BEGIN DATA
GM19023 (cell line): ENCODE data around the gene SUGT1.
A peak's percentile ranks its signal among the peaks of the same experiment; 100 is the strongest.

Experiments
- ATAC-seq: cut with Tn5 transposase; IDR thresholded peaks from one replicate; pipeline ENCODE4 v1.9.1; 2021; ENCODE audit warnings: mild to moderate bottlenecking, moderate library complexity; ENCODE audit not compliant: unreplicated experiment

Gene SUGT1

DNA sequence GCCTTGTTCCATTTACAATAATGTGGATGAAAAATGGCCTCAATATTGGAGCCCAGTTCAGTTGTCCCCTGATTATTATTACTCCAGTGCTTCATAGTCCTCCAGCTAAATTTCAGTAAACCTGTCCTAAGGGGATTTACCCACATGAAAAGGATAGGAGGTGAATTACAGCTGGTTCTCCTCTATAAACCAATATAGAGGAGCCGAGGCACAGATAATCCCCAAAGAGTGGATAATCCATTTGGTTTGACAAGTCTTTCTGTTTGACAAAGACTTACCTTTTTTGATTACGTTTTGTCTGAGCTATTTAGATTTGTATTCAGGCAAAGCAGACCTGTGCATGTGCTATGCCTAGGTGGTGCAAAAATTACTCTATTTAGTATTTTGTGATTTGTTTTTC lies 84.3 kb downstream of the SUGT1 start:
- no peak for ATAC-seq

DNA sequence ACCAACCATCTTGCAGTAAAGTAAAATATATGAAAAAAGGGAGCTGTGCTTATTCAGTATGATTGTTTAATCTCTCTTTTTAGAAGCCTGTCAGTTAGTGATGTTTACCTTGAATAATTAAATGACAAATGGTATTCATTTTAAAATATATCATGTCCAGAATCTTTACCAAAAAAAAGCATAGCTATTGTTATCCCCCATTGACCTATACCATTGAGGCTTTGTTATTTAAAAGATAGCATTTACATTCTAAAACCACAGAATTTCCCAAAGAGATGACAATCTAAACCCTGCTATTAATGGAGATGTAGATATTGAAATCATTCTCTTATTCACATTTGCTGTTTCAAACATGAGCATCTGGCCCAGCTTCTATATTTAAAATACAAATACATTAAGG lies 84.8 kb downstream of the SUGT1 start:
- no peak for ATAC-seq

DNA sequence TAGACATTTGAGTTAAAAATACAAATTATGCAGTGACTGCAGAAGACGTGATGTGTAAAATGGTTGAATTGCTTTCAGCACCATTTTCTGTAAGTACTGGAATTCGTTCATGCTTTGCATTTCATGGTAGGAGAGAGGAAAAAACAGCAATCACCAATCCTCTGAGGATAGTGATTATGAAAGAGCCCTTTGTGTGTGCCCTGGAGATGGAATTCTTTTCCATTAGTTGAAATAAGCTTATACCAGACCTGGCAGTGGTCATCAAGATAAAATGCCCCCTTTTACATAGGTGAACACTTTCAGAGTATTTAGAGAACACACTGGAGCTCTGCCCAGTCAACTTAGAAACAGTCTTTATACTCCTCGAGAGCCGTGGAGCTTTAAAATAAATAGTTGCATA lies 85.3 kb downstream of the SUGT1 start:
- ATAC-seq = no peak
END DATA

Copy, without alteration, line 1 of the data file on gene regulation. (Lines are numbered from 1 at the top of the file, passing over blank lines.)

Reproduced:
GM19023 (cell line): ENCODE data around the gene SUGT1.